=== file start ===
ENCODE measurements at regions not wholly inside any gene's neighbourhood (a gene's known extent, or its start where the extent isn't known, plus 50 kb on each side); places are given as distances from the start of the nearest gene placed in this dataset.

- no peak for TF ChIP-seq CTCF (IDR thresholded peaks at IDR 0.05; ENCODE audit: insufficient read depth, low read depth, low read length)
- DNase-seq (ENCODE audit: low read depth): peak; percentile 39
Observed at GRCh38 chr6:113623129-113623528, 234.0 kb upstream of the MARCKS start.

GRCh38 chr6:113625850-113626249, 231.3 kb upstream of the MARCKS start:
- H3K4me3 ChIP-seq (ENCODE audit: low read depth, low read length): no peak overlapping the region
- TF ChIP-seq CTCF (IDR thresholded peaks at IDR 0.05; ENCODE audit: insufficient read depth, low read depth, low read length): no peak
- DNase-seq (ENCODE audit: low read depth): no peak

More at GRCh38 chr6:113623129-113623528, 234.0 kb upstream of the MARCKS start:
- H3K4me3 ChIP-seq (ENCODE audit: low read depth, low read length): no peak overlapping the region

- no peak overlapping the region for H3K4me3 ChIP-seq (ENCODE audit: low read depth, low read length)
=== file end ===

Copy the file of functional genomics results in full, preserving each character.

ENCODE measurements at regions not wholly inside any gene's neighbourhood (a gene's known extent, or its start where the extent isn't known, plus 50 kb on each side); places are given as distances from the start of the nearest gene placed in this dataset.

- no peak for TF ChIP-seq CTCF (IDR thresholded peaks at IDR 0.05; ENCODE audit: insufficient read depth, low read depth, low read length)
- DNase-seq (ENCODE audit: low read depth): peak; percentile 39
Observed at GRCh38 chr6:113623129-113623528, 234.0 kb upstream of the MARCKS start.

GRCh38 chr6:113625850-113626249, 231.3 kb upstream of the MARCKS start:
- H3K4me3 ChIP-seq (ENCODE audit: low read depth, low read length): no peak overlapping the region
- TF ChIP-seq CTCF (IDR thresholded peaks at IDR 0.05; ENCODE audit: insufficient read depth, low read depth, low read length): no peak
- DNase-seq (ENCODE audit: low read depth): no peak

More at GRCh38 chr6:113623129-113623528, 234.0 kb upstream of the MARCKS start:
- H3K4me3 ChIP-seq (ENCODE audit: low read depth, low read length): no peak overlapping the region

- no peak overlapping the region for H3K4me3 ChIP-seq (ENCODE audit: low read depth, low read length)